Tech Integration Post #10 of 10: Using QR Codes in the Classroom

QR (quick response) Codes are like barcodes on steroids!  They enable anyone with a QR reader app on their smartphone/tablet to scan the code using the device’s onboard camera, which then creates a shortcut to a variety different links.  Shortcuts may include links to website address, email accounts, pictures, videos, audio files, maps etc…

This QR Code links to a very informative Common Craft video which further explains QR codes:

Before you can use QR codes you need to visit a website to build it.  Here are a list of sites used to create QR codes:

Once you’ve created your QR code you should test with by using any of the free QR reader apps below:
When I saw the picture below, on a remote stretch of northern California highway, I realized the true impact QR codes have on our society, and how useful they can be to develop a deeper understanding of a subject:
Using QR Codes in the class:
  1. Self-guided tour of the school or the classroom:- QR codes could be place at key locations throughout the school and linked to an audio file which further explains the location and what should happen there.  For example, my school follows the EBS/PBS model for discipline, and one of the major components of EBS is the school matrix.  The school matrix outlines our code of conduct (Safe, Helpful, Awesome Attitude, Responsible, and Kind) and how it should be applied in various areas of the school (classroom, transitions, playground, assemblies etc…).  At the beginning fo each school year, or when new students arrive, QR codes could be placed in the above locations and linked to an audio files which would explain the matrix in detail.
  2. Student art gallery walk:- Any visual art lesson can be converted into a multimedia gallery type exhibition using QR codes.  For example, if my students are working on examples of op-art,  they can transform their 2-dimensional drawing into multi-sensory displays by attaching a QR code to the picture.  The QR code may then link to an audio file, which further explains the artwork.  In the audio file students can reflect on their work and use metacognition to express what was easy/difficult about the process.  They can also link their work to additional text and videos on the subject of op-art to encourage others to develope a deeper understanding of the concept.  Finally, students could assess each others work by recording feedback, creating a QR code and attaching it below the artwork.  Thus creating a comment section similar to a blog.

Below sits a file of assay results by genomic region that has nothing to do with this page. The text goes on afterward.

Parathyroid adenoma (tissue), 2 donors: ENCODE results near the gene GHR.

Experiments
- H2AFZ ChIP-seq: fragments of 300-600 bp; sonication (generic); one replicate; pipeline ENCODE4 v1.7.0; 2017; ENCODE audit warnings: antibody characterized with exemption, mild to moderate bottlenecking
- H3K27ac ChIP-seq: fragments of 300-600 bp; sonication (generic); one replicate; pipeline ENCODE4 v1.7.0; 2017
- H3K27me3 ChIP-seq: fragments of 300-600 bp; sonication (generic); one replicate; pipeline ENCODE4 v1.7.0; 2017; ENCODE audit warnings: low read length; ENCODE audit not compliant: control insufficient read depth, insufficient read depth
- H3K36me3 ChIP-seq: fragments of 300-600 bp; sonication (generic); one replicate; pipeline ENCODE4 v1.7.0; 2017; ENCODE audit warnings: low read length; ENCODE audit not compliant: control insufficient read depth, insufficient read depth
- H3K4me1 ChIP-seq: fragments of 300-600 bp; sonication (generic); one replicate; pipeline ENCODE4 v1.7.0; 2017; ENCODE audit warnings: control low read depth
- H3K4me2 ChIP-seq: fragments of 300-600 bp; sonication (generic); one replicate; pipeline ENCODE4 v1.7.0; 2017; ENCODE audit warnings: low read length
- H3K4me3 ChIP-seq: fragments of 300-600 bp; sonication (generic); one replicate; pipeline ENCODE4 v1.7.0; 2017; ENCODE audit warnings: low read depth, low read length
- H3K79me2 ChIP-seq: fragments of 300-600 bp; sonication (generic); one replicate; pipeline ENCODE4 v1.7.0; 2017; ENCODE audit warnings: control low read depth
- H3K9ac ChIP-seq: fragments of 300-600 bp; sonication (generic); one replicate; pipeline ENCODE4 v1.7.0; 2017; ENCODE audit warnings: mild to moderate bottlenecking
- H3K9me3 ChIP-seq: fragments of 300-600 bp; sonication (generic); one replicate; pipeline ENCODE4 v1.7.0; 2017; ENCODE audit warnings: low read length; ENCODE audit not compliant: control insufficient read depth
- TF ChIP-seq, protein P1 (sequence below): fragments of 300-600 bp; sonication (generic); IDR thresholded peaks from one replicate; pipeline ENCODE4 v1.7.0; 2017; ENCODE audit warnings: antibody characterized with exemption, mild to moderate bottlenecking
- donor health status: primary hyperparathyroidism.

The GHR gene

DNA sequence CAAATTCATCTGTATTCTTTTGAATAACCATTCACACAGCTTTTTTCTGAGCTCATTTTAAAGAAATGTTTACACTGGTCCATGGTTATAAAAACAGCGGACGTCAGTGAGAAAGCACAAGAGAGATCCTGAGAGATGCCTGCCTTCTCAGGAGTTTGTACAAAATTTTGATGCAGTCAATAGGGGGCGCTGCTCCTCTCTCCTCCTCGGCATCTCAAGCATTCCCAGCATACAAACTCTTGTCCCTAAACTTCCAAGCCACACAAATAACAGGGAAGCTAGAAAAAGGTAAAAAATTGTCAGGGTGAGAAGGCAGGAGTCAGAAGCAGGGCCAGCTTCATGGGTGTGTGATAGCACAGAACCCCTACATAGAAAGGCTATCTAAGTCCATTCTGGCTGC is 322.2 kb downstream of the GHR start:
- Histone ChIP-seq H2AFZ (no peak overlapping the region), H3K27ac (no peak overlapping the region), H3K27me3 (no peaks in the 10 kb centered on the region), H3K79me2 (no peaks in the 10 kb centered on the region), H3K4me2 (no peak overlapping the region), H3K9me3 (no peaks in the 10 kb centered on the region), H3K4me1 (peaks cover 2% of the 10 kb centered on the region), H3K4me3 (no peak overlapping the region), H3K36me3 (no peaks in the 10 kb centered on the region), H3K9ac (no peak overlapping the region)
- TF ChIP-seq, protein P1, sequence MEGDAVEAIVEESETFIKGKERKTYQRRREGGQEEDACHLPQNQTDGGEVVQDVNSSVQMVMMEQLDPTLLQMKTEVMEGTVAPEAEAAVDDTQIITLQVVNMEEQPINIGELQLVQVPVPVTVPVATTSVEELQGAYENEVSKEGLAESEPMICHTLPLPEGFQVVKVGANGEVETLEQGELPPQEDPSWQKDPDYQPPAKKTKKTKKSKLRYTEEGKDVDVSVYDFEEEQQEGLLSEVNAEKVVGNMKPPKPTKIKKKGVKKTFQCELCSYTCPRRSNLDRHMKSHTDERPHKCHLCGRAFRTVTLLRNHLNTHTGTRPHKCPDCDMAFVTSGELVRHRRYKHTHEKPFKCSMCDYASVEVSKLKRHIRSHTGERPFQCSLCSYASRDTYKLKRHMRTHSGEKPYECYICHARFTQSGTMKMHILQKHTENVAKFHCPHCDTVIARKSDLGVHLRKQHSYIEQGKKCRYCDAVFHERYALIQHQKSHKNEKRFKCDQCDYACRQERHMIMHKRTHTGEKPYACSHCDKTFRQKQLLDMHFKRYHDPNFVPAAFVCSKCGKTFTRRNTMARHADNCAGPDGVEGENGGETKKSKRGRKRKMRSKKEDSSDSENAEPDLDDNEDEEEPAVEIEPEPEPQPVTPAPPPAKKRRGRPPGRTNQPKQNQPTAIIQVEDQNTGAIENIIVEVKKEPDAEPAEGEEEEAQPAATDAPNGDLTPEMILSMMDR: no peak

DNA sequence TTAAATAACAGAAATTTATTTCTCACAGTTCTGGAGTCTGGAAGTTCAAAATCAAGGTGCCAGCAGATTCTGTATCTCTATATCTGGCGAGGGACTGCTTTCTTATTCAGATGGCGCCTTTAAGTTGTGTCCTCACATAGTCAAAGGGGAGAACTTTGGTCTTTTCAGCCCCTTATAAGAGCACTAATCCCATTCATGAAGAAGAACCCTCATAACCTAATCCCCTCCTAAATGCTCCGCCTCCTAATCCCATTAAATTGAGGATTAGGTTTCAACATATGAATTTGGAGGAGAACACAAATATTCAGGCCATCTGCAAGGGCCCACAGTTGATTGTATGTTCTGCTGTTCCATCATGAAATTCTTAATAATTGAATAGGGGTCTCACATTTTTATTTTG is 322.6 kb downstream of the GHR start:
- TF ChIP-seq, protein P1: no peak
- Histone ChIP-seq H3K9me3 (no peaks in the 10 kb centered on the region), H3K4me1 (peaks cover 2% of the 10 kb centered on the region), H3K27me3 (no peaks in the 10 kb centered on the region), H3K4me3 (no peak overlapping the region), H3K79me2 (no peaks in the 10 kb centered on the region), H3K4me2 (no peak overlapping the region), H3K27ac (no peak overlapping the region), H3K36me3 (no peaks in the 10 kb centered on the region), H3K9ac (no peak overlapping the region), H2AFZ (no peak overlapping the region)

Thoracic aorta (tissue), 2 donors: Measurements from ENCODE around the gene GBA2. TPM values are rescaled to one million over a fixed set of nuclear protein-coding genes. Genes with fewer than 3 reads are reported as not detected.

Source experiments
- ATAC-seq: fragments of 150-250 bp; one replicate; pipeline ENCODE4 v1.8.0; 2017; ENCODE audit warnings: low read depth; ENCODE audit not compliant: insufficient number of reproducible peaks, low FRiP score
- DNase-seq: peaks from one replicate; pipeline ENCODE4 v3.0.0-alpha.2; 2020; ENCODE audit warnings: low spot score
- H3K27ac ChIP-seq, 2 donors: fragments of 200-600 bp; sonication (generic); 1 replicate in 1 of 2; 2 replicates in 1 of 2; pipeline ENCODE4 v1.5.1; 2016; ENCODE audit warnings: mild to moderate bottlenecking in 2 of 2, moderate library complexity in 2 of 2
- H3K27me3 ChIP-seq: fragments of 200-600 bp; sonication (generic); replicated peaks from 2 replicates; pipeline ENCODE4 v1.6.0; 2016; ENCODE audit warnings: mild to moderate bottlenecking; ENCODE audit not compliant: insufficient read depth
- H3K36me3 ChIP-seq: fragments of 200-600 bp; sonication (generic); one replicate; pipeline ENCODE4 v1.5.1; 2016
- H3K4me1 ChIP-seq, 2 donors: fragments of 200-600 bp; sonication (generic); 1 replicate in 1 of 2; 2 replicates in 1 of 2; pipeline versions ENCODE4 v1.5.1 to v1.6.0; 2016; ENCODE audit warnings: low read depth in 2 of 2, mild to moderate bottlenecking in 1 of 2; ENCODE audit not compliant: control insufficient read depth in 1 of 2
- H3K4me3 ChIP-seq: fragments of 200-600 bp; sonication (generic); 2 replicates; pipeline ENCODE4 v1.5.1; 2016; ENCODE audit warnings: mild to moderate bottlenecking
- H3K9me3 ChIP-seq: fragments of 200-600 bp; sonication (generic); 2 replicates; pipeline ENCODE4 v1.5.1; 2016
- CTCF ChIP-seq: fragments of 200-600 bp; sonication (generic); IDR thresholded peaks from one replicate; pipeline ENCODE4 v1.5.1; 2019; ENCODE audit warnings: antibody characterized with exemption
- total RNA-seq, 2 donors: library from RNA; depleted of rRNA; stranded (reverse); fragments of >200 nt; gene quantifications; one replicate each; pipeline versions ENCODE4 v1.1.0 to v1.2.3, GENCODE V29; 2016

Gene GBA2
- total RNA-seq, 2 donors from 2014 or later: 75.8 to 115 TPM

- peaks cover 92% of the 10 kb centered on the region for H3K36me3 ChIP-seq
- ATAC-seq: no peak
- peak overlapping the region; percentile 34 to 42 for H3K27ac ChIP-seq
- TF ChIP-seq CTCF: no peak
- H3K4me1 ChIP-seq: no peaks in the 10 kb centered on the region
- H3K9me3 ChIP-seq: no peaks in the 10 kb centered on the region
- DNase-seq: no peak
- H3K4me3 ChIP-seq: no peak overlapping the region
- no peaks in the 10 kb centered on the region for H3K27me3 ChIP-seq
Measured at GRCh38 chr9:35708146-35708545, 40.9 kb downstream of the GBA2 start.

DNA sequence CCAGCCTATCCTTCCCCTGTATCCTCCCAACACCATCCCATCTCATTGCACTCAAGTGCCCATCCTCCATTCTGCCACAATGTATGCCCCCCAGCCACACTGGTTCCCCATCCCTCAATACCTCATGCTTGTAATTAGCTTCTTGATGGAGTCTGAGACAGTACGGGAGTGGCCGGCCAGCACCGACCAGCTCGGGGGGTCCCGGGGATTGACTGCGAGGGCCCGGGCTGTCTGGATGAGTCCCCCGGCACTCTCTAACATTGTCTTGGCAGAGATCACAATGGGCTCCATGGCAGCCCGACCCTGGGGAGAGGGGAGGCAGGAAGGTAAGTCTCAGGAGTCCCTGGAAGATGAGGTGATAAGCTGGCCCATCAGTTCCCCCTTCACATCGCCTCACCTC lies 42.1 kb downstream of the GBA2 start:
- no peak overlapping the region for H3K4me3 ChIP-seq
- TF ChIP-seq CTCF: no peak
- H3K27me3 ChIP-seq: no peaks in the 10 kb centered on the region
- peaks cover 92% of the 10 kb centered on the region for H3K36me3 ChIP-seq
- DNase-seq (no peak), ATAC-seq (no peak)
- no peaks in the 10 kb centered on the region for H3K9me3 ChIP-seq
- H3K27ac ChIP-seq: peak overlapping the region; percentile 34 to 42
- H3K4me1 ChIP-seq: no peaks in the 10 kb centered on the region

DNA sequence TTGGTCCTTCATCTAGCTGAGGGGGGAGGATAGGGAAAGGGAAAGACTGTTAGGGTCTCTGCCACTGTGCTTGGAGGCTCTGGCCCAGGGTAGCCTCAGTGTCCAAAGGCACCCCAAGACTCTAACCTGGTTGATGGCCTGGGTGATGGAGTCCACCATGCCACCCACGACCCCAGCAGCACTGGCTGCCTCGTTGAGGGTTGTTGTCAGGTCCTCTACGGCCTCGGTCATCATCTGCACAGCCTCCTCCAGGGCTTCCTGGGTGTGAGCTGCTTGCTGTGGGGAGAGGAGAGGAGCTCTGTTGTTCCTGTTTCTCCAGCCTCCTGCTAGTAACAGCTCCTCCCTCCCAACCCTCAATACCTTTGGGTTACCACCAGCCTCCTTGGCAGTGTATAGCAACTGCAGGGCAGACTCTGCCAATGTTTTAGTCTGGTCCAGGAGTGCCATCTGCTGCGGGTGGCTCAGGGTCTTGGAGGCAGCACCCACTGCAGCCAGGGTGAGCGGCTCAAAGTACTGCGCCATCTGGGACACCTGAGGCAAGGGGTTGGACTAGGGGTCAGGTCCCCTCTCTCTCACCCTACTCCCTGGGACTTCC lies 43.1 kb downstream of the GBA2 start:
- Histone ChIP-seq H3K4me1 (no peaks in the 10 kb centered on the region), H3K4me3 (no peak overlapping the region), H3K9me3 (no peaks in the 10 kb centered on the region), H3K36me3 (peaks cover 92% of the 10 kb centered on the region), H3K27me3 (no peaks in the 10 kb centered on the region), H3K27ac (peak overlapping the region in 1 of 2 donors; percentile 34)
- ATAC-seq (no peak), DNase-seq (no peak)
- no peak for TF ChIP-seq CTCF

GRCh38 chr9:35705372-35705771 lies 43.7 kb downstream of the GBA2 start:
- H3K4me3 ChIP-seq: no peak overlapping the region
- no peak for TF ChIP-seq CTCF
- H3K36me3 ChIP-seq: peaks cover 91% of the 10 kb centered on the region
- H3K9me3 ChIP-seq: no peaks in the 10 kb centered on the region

3. QR Codes attached to homework:- Attach a QR code to your student’s place value homework which links to a video you made using Explain Everything (A video creation tool for the iPad).  The video can reinforce the skill of understanding the value of each digit in a number.  This has huge potential for occasions when support at home is not available.
  4. Guest Teachers:- Guest teachers who substitute in your room may feel more comfortable if they can follow some of the existing classroom rules/expectations.  QR codes could be place on the mobile computer lab, for example, to explain the rules of using the equipment.
  5. Student jobs:- In my classroom we share the responsibility for keeping the classroom clean and tidy.  QR codes could be place at various points in the classroom to reinforce what steps should be taken in order to make sure the bookshelf is fully cleaned, or to explain how to take attendance and where to take it when it’s completed.
I would welcome any additional ideas you have on how to use QR codes in the classroom.

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